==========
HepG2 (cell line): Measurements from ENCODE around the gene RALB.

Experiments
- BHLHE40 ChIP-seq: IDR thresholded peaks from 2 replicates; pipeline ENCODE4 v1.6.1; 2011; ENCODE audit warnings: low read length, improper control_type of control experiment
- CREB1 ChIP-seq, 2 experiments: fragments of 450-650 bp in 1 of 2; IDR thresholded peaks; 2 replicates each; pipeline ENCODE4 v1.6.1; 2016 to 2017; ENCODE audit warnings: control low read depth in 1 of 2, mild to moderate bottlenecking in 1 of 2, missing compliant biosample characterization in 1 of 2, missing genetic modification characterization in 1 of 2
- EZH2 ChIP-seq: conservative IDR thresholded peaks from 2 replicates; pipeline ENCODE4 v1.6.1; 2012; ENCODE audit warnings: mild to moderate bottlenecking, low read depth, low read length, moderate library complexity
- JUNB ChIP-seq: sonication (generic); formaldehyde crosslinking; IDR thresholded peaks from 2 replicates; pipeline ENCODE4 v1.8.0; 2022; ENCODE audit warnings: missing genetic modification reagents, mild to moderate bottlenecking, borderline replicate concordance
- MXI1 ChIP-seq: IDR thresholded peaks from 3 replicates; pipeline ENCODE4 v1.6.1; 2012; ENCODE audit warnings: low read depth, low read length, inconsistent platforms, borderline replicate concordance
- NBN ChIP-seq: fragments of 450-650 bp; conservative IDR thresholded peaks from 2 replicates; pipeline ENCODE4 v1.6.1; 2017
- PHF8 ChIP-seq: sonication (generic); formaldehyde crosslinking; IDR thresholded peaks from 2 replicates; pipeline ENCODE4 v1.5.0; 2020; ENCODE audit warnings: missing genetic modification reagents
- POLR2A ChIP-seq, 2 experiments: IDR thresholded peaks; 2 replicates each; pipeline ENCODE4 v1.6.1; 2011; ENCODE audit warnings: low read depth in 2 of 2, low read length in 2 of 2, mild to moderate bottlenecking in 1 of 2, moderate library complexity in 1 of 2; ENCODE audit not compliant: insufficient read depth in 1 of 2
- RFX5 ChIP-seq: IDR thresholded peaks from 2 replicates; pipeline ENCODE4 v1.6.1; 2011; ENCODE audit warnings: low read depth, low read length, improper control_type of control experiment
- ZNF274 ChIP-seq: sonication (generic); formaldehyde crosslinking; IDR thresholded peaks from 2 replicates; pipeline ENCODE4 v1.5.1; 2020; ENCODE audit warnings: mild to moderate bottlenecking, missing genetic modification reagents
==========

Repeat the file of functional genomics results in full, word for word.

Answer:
HepG2 (cell line): Measurements from ENCODE around the gene RALB.

Experiments
- BHLHE40 ChIP-seq: IDR thresholded peaks from 2 replicates; pipeline ENCODE4 v1.6.1; 2011; ENCODE audit warnings: low read length, improper control_type of control experiment
- CREB1 ChIP-seq, 2 experiments: fragments of 450-650 bp in 1 of 2; IDR thresholded peaks; 2 replicates each; pipeline ENCODE4 v1.6.1; 2016 to 2017; ENCODE audit warnings: control low read depth in 1 of 2, mild to moderate bottlenecking in 1 of 2, missing compliant biosample characterization in 1 of 2, missing genetic modification characterization in 1 of 2
- EZH2 ChIP-seq: conservative IDR thresholded peaks from 2 replicates; pipeline ENCODE4 v1.6.1; 2012; ENCODE audit warnings: mild to moderate bottlenecking, low read depth, low read length, moderate library complexity
- JUNB ChIP-seq: sonication (generic); formaldehyde crosslinking; IDR thresholded peaks from 2 replicates; pipeline ENCODE4 v1.8.0; 2022; ENCODE audit warnings: missing genetic modification reagents, mild to moderate bottlenecking, borderline replicate concordance
- MXI1 ChIP-seq: IDR thresholded peaks from 3 replicates; pipeline ENCODE4 v1.6.1; 2012; ENCODE audit warnings: low read depth, low read length, inconsistent platforms, borderline replicate concordance
- NBN ChIP-seq: fragments of 450-650 bp; conservative IDR thresholded peaks from 2 replicates; pipeline ENCODE4 v1.6.1; 2017
- PHF8 ChIP-seq: sonication (generic); formaldehyde crosslinking; IDR thresholded peaks from 2 replicates; pipeline ENCODE4 v1.5.0; 2020; ENCODE audit warnings: missing genetic modification reagents
- POLR2A ChIP-seq, 2 experiments: IDR thresholded peaks; 2 replicates each; pipeline ENCODE4 v1.6.1; 2011; ENCODE audit warnings: low read depth in 2 of 2, low read length in 2 of 2, mild to moderate bottlenecking in 1 of 2, moderate library complexity in 1 of 2; ENCODE audit not compliant: insufficient read depth in 1 of 2
- RFX5 ChIP-seq: IDR thresholded peaks from 2 replicates; pipeline ENCODE4 v1.6.1; 2011; ENCODE audit warnings: low read depth, low read length, improper control_type of control experiment
- ZNF274 ChIP-seq: sonication (generic); formaldehyde crosslinking; IDR thresholded peaks from 2 replicates; pipeline ENCODE4 v1.5.1; 2020; ENCODE audit warnings: mild to moderate bottlenecking, missing genetic modification reagents